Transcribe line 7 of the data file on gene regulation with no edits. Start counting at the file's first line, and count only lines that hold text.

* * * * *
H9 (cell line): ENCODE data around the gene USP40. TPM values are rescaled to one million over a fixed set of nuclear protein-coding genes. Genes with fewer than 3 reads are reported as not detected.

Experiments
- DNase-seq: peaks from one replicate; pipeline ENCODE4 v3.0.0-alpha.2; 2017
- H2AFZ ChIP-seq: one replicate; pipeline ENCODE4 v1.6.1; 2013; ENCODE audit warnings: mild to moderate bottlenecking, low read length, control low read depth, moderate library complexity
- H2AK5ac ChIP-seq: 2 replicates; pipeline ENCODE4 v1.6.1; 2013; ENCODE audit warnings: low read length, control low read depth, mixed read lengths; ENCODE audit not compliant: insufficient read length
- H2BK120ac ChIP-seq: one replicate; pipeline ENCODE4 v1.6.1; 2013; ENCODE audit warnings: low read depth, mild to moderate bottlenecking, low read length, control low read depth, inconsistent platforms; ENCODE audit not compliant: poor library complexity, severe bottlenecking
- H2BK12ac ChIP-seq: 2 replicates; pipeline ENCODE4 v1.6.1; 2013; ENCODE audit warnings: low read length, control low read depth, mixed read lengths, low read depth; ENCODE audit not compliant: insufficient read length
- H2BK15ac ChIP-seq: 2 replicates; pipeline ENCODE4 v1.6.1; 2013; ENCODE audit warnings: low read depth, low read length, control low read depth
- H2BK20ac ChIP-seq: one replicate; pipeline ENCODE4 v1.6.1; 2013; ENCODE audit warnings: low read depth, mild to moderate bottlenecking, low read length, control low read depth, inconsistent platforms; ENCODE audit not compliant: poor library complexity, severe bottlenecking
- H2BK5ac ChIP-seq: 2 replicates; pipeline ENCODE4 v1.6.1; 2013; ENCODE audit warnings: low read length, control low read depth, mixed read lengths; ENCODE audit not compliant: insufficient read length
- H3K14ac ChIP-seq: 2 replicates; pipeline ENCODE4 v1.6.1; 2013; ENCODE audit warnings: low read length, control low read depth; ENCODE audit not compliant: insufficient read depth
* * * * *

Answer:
- H2BK12ac ChIP-seq: 2 replicates; pipeline ENCODE4 v1.6.1; 2013; ENCODE audit warnings: low read length, control low read depth, mixed read lengths, low read depth; ENCODE audit not compliant: insufficient read length